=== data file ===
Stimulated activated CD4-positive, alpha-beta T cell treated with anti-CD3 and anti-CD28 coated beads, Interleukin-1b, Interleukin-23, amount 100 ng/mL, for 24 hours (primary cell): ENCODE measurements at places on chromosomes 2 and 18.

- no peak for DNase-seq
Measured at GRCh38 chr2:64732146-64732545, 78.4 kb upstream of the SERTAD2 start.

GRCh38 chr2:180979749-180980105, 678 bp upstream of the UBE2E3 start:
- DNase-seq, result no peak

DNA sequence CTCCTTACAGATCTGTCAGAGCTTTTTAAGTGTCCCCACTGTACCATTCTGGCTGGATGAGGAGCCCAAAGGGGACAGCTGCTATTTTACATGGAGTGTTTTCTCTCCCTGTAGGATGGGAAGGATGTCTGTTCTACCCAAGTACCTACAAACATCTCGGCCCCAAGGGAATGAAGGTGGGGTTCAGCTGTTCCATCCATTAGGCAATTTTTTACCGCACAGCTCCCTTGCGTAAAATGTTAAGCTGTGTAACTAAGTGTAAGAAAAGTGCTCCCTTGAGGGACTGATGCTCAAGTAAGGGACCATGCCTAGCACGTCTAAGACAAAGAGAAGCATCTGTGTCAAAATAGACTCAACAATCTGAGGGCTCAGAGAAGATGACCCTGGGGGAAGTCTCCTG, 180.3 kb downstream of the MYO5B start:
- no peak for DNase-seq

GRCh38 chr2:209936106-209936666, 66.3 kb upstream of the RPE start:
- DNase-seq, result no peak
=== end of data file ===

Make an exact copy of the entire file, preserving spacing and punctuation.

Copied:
Stimulated activated CD4-positive, alpha-beta T cell treated with anti-CD3 and anti-CD28 coated beads, Interleukin-1b, Interleukin-23, amount 100 ng/mL, for 24 hours (primary cell): ENCODE measurements at places on chromosomes 2 and 18.

- no peak for DNase-seq
Measured at GRCh38 chr2:64732146-64732545, 78.4 kb upstream of the SERTAD2 start.

GRCh38 chr2:180979749-180980105, 678 bp upstream of the UBE2E3 start:
- DNase-seq, result no peak

DNA sequence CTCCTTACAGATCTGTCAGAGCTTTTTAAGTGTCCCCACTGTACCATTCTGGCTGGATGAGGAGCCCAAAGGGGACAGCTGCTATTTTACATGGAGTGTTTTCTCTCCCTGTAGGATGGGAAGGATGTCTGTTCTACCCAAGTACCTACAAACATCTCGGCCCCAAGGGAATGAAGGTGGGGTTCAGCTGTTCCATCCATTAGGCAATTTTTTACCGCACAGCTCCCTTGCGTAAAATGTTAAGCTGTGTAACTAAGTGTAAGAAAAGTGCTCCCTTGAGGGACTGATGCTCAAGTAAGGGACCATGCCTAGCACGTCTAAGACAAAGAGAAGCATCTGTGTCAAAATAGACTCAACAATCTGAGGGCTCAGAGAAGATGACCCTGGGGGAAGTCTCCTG, 180.3 kb downstream of the MYO5B start:
- no peak for DNase-seq

GRCh38 chr2:209936106-209936666, 66.3 kb upstream of the RPE start:
- DNase-seq, result no peak